Sunday, 24 August 2008

Companion planting: growing runner beans with pot marigolds

I can't help it but I have to mention the weather yet again! We've had all August's rainfall in the first two weeks of the month; the lawns are witness to this, growing more lushly and needing quicker cutting than I can ever remember. But despite all that, the garden looks wonderful, dreamy and hazy with golden seedheads on tall grasses, massed beds of Verbena bonariensis and swathes of perennials that are never staked but, being densely planted, have held each other up throughout it all. And there have been no outbreaks of pests or if there have, the natural balance of the garden has been able to compensate - blue tits speedily picking aphids from branches, ladybirds and hover fly larvae doing their bit in flower heads and thrushes pulverising snails on the brickwork!

One of the ways that we encourage this balance is by planting a wide range of different herbs and perennials, mixing plants up and allowing self-seeding or in the case of the vegetable garden, companion planting with pot marigolds. These vibrant double flowers, Calendula officinalis 'Orange King' were favourites of Gertrude Jekyll and I love their cheerful, bright Indian colours. Here you can see them grown in front of the runner beans which we are now harvesting - how delicious freshly picked runner beans are! We are growing a variety called 'Painted Lady' for its pretty bicoloured flowers in red and white, good enough to grow in a front garden.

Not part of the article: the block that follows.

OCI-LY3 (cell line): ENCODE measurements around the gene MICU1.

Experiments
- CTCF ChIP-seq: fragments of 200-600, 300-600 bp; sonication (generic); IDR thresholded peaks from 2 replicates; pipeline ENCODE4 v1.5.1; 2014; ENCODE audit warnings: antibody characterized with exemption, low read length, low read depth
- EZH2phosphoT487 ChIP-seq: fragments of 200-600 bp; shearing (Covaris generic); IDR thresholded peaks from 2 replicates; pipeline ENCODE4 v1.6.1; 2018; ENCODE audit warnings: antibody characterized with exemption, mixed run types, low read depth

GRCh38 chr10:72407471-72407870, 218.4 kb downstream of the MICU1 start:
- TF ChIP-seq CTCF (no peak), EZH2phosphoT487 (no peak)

There's so much to notice that is out in flower right now despite the fact that August is a difficult time to keep the garden looking dynamic. One of the hardest working plants I can think of is this low-growing Persicaria affine which spreads in flat mats across the paving slabs and breaks up the line of the gravel path. It's flowers just keep on and on, changing colour as they mature from palest pink, through deep pink to a swathy red. This means that you have all these colours at once on its spreading mass, and its attractive leaves will start to colour up too when the autumn comes. Our gravel paths are made from whinstone from a local quarry just three miles away - whinstone is what forms the rocky outcrops along which Hadrian's Wall loops and twists in much photographed undulations. The grey gravel is such a good foil for so many garden plants and hasn't had lots of miles to travel either!


Justine Thompson said...

I've just discovered this blog and it's great! Brilliant pics and intersting things about organic gardening. I like these runner beans, flowers are pretty and will try and grow them next year. The marigolds look so colourful next to them.

Jenny W said...

I live in the Lake District where it's been a really, really wet summer but this is one plant, the Persicaria, that thrives whatever the weather so I totally agree that it is 'a hardworking' plant and a must for any garden.